Social science research on intellectual development and brain research on how people learn have shown that bringing people to high levels of intellectual capacity requires a developmentally sensitive set of experiences that build one upon the other. Is anyone asking how students—especially our increasingly large numbers of underprepared students—will actually acquire high levels of skill and knowledge through these new, supposedly more efficient online programs? As they are developed, I sincerely hope that faculty members who are informed about intellectual development and how people learn will be in the mix, ensuring that all students are given opportunities to integrate what they are learning and to build from one experience to the next. The need for clear roadmaps to relevant outcomes and for periodic opportunities to demonstrate “integrative” competence is built into the DQP, and it is absolutely essential if we are truly to prepare students for success in an innovation-driven knowledge economy.

Although clarity about outcomes is important, it is only the first step. Educators must use the outcomes as reference points, but they also must design curricula and assess learning in ways that are responsive to how people actually learn and to the world for which we are preparing our graduates. Only then can we be confident that these new pathways to degrees are really worth the investment of scarce dollars. This is a necessarily careful process, which means that change isn’t going to happen overnight. As Sandy Baum and Michael McPherson recently noted in an excellent blog post about technology and our expectations for the pace of change, “creating new technologies is a much more straightforward task than transforming the educational processes to which those technologies contribute. And the classroom (whether physical or virtual) processes and the individual courses they compose can’t quickly and simply be put together into new educational institutions and experiences.”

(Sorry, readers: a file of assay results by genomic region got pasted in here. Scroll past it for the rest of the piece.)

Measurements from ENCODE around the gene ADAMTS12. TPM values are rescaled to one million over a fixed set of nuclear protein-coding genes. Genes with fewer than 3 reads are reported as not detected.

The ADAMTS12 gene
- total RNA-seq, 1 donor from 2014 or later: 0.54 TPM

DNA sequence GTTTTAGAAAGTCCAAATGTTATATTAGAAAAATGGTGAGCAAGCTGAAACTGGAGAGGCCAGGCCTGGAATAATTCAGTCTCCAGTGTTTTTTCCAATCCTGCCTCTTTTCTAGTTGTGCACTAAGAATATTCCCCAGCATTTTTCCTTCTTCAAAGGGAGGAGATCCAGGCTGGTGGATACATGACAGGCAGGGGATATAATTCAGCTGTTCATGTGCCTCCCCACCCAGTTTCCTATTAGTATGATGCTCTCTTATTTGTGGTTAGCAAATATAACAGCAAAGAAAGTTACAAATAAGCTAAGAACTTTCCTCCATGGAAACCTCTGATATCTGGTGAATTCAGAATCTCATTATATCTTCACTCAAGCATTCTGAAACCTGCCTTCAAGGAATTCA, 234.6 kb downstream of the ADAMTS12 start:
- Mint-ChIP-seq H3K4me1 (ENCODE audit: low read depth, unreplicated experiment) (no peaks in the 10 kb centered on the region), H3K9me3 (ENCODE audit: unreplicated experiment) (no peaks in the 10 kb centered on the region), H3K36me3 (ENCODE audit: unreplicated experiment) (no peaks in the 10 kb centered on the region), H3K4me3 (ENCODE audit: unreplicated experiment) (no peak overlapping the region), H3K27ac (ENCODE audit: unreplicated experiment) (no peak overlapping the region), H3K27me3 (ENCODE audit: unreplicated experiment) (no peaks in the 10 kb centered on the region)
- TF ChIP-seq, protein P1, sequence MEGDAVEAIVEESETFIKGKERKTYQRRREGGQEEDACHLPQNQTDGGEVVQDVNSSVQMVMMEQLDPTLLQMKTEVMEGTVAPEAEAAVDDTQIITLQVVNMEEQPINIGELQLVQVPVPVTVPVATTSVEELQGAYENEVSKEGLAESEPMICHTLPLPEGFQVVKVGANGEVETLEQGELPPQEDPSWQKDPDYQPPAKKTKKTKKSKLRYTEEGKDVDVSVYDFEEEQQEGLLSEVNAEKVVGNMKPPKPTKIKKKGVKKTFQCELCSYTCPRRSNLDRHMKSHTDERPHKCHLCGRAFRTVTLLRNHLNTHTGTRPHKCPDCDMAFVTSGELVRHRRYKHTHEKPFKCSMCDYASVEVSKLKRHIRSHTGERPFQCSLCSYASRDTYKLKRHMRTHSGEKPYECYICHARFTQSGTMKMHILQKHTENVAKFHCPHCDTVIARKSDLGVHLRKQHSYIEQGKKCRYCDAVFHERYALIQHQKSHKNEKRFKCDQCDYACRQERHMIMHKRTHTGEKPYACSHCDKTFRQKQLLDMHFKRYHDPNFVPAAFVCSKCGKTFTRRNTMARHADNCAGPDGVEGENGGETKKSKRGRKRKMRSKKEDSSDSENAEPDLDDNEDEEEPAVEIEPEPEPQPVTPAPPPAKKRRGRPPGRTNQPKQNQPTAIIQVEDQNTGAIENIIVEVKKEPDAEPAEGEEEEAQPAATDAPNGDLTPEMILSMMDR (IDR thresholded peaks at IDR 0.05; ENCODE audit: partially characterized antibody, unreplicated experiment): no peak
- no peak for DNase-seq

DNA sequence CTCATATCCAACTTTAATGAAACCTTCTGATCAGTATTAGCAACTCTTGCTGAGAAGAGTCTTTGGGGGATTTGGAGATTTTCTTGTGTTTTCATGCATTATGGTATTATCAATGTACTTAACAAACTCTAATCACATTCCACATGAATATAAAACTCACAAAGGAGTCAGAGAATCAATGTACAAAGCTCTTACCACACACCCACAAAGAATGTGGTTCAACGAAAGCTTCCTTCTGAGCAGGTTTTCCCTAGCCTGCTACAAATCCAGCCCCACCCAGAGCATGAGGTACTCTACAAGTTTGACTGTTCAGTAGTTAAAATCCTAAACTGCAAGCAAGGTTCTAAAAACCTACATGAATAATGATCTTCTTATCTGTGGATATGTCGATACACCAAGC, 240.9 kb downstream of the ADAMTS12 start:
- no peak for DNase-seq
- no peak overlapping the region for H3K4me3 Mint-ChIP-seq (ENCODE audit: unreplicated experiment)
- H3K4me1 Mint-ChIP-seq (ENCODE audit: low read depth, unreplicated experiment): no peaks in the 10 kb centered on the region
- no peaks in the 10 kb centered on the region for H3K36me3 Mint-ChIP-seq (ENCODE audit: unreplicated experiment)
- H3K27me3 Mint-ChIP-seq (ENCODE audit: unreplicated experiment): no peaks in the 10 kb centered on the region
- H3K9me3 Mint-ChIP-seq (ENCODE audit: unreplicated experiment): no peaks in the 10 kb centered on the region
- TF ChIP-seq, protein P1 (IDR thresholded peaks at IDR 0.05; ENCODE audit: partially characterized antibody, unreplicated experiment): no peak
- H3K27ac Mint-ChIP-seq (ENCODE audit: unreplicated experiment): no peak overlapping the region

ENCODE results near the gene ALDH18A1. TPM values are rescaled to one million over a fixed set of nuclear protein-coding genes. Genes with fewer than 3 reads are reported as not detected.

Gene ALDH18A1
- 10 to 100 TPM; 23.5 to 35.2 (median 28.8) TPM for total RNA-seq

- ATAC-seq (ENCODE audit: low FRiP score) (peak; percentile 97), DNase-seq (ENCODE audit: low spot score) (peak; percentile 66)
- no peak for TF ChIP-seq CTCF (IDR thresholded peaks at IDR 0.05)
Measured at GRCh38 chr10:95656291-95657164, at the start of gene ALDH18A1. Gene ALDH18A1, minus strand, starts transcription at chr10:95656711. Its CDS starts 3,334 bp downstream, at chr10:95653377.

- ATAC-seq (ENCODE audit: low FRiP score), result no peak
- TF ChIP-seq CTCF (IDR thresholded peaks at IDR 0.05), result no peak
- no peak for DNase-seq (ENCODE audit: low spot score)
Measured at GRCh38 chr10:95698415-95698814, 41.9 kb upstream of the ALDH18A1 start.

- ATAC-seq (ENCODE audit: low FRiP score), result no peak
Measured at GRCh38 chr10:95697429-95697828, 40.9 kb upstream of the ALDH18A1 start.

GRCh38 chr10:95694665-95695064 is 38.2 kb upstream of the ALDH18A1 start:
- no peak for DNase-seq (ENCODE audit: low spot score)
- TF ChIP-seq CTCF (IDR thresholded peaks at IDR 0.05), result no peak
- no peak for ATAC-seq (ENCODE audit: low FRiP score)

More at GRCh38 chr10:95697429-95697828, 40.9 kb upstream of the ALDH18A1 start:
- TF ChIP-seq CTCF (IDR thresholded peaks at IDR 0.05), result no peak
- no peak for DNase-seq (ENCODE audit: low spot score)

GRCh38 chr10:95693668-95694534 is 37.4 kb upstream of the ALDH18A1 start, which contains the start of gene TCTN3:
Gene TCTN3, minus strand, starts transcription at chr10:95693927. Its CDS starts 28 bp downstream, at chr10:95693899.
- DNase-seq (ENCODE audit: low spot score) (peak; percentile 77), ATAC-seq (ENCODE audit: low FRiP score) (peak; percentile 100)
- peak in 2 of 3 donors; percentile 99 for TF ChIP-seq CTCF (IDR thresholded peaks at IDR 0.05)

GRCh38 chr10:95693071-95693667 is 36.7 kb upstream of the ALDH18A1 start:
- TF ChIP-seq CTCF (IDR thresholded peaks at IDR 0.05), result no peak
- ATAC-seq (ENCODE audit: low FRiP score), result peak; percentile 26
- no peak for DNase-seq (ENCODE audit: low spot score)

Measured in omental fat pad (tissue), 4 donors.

Higher education needs to change; everyone agrees on that. And as we look for new pathways to college degrees, we should consider all available options. However, the questions we must ask of every college degree program—whether it is online, face-to-face, credential based, or credit based—is, will students gain the outcomes they need, and will they have regular opportunities to integrate and apply what they are learning?